Llewellyn Atcherley’s World War One

Bookmark and Share

< More Atcherley stories from World War 1

Updated 20 Sep 2014.

Llewellyn William Atcherley was the highest-ranking member of the family to serve in the Great War. A former officer with the Army Service Corps, he returned to the Army on 5 August 1914 from the Reserve, at the age of 44, as Major L. W. Atcherley, M.V.O. He was immediately given the temporary rank of Lieutenant-Colonel. Anybody who has watched the BBC’s Black Adder Goes Forth may at this point have visions of a character in the mould of Stephen Fry’s General Melchett, a barking buffoon. Nothing could be further from the truth. Although a popular image of the Army that fought the First World War is one of “Lions led by Donkeys,” that image is misleading – and Llewellyn William Atcherley was anything but asinine.

Llewellyn’s first post on resuming military service was that of Assistant Quartermaster-General. This was described in the media as being essentially a “Kitchener appointment .” Llewellyn had served on Lord Kitchener’s staff at Pretoria during the South African war and his powers of organisation had clearly been remembered. The Yorkshire Evening Post reported that his appointment would be “warmly acclaimed throughout Yorkshire” and described Llewellyn, who was then the Chief Constable of the West Riding, as follows: “A fine, upstanding man, as open as the day, Major Atcherley looks like what he is—essentially a man of action, ready to go anywhere and do anything that he conceives to be within his duty.” He would soon find himself living up to that description.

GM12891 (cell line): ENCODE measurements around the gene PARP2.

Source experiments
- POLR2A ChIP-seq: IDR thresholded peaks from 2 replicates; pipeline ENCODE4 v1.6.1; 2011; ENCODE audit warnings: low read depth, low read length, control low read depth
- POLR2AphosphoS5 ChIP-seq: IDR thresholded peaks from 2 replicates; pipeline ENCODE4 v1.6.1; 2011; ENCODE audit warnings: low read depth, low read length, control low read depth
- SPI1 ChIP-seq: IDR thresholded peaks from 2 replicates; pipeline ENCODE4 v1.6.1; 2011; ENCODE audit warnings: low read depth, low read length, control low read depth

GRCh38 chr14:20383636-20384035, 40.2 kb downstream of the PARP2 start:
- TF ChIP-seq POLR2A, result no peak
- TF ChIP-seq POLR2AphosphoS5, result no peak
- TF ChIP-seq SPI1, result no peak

On 18 December 1914 Llewellyn took up the post of Assistant Adjutant and Quartermaster General with the newly-formed 28th Division, under the command of Major-General E. S. Bulfin. This division was one of three which were created with troops returning from overseas, and ensuring that it had all the equipment and horses it needed for rapid mobilisation was to prove a real challenge. At Lord Kitchener’s insistence both the 27th and 28th Divisions were encamped on the Downs at Winchester. Conditions there were terrible. Continuous rain and the movement of so many horses and men turned the camps into quagmires (conditions which were experienced by another Atcherley, see Samuel Atcherley’s World War One). Large numbers of horses became sick due to exposure, and during December some of the 28th Division’s horses were afflicted with an outbreak of mange. All 180 had to be put into isolation and replaced. A shortage of pack saddles and harnesses also had to be overcome.